With its recent decision in Central States SE and SW Areas, Health & Welfare and Pension Funds, 362 N.L.R.B. No. 155, 203 LRRM 2082 (August 4, 2015), the National Labor Relations Board (“NLRB” or “Board”) has provided another...more

Tinley Park Hotel and Convention Center: The NLRB Gets Out Its Selfie Stick

Over the past few years, many employers have found out—the hard way—that the National Labor Relations Board is serious in policing employee handbooks for provisions that the Board believes are “overly broad” under Section 7...more

NLRB Declares “Conflict-of-Interest” Policy to be Unlawful on Its Face

In a controversial decision, the NLRB found that a conflict-of-interest policy in an employee handbook is unlawful on its face. This ruling could deem many current conflict-of-interest policies unenforceable, creating harsh...more

NLRB Overturns ALJ Decision; Finds Confidentiality Agreement Violated Employee Rights

On Feb. 24, 2015, the National Labor Relations Board (NLRB) held that a Washington transportation company’s Confidentiality Agreement violated the National Labor Relations Act (NLRA). The case was titled, Battle’s Transp.,...more

The NLRB Battle Continues Against Even the Most Basic of Employee Rules

The war on reason being waged by the National Labor Relations Board and its Administrative Law Judges against primarily non-union employers continues. From the decisions appearing almost weekly, it seems that a design exists...more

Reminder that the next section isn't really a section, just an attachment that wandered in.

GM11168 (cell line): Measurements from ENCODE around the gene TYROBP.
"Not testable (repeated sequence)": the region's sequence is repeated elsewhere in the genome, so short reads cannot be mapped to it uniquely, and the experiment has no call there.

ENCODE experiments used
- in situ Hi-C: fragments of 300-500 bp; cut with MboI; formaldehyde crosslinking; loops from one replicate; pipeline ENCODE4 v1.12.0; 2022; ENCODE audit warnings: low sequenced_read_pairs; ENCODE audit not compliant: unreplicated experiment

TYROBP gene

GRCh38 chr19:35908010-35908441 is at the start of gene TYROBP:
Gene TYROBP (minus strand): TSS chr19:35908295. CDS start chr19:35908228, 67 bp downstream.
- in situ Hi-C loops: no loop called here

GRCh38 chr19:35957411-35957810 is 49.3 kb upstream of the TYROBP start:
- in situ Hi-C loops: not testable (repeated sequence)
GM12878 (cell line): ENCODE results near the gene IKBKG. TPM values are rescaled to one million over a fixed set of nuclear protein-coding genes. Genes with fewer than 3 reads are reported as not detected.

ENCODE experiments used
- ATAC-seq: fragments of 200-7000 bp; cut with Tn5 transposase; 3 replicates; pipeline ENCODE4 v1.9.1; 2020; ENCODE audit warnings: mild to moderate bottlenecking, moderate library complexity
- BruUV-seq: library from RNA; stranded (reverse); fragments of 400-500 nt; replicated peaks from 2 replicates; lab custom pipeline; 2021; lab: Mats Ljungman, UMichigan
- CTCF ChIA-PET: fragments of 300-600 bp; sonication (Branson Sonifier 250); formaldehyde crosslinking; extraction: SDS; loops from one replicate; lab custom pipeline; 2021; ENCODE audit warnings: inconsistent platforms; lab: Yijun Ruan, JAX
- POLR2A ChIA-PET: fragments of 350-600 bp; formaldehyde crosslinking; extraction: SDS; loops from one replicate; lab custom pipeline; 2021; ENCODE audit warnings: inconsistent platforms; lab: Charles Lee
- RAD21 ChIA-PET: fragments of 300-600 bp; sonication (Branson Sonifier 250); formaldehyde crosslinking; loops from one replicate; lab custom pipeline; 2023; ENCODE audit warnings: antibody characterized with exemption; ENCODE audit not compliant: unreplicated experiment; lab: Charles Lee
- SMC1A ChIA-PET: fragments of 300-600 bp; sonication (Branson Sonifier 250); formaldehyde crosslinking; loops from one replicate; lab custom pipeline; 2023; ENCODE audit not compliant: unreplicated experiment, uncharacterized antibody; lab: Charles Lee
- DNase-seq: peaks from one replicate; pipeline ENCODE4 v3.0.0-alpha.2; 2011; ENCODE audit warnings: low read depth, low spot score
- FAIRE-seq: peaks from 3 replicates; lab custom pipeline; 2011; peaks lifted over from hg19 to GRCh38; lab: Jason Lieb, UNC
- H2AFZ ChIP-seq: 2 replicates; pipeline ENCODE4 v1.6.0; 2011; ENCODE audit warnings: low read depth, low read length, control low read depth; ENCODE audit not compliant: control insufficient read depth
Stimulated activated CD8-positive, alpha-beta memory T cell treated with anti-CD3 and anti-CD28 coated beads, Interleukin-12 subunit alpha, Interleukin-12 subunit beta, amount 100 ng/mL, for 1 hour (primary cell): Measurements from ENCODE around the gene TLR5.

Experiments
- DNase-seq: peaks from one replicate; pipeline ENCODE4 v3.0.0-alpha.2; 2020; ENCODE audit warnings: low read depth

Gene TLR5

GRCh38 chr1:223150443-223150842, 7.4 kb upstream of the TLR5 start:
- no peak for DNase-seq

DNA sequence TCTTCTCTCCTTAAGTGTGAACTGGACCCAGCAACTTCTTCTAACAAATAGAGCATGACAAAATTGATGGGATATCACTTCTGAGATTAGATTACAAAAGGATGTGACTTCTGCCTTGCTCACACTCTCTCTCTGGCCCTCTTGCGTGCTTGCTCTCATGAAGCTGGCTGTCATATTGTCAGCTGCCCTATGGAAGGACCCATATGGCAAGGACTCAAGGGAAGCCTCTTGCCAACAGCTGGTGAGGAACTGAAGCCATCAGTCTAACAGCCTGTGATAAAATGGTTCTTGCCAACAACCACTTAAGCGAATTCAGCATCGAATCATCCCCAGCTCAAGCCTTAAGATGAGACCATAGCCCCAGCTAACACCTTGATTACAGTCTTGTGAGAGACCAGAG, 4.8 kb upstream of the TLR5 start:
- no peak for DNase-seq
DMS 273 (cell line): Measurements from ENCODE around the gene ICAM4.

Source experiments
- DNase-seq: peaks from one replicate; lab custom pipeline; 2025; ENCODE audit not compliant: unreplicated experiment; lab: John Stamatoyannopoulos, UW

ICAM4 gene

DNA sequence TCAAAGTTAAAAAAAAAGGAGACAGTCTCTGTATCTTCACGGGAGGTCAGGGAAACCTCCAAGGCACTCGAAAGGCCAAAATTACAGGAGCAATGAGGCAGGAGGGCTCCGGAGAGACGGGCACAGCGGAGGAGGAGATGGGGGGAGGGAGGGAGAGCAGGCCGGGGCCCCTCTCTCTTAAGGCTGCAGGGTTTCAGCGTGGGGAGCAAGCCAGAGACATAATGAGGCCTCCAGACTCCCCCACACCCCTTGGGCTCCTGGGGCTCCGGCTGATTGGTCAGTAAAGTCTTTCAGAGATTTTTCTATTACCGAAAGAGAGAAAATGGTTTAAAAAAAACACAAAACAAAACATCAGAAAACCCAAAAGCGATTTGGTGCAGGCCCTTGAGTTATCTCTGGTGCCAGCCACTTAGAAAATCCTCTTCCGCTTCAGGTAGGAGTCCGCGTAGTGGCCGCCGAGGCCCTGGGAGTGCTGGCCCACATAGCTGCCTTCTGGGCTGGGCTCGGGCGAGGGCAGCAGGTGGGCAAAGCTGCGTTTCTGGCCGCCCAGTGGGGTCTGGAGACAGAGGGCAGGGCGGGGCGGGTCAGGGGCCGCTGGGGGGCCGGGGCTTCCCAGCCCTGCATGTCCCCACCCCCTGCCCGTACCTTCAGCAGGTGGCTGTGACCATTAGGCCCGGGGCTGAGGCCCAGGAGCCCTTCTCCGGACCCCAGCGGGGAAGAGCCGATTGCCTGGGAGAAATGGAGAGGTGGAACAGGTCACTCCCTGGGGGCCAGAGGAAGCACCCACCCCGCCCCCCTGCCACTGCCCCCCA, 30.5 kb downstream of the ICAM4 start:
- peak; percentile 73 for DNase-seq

NLRB Considers Radical Changes to Decades-Long Precedent on Deferral to Arbitration

In yet another attempt to expand protection for employees under Section 7 of the National Labor Relations Act, the National Labor Relations Board (NLRB) is considering a new standard for deferral to labor arbitration that, if...more

Federal ALJ Says Ban on Voice Recording Does Not Violate NLRA

Many employers prohibit employees from recording conversations during working time. Employers believe that such recording inhibits or intimidates employees and managers from having frank and open discussions relating to work....more

Employers Must Examine Their Employee Agreements For Compliance With The National Labor Relations Act

Recently, an Administrative Law Judge (ALJ) for the National Labor Relations Board (NLRB) issued a decision in Quicken Loans, Inc., which found confidentiality and non-disparagement provisions to be unlawful under the...more

NLRB Judge Rules on Confidentiality and Non-Disparagement Provisions

ALJ strikes down provisions in an employment agreement for violating the NLRA, finding they chilled employees' exercise of Section 7 rights. On January 8, an Administrative Law Judge (ALJ) for the National Labor...more

Legal Alert: NLRB Judge Finds Confidentiality And Non-Disparagement Provisions In Employment Agreement Violate NLRA

Employers who seek to protect their confidential business information and their reputations by requiring employees to sign employment agreements containing confidentiality and non-disparagement clauses may now face opposition...more

Act Now Advisory: The NLRB Is Looking at Confidentiality, Non-Disclosure, and Non-Disparagement Provisions in Your Agreements

Another decision has been issued by a National Labor Relations Board ("NLRB" or "Board") administrative law judge ("ALJ") striking down a non-union employer's confidentiality and proprietary information and non-disparagement...more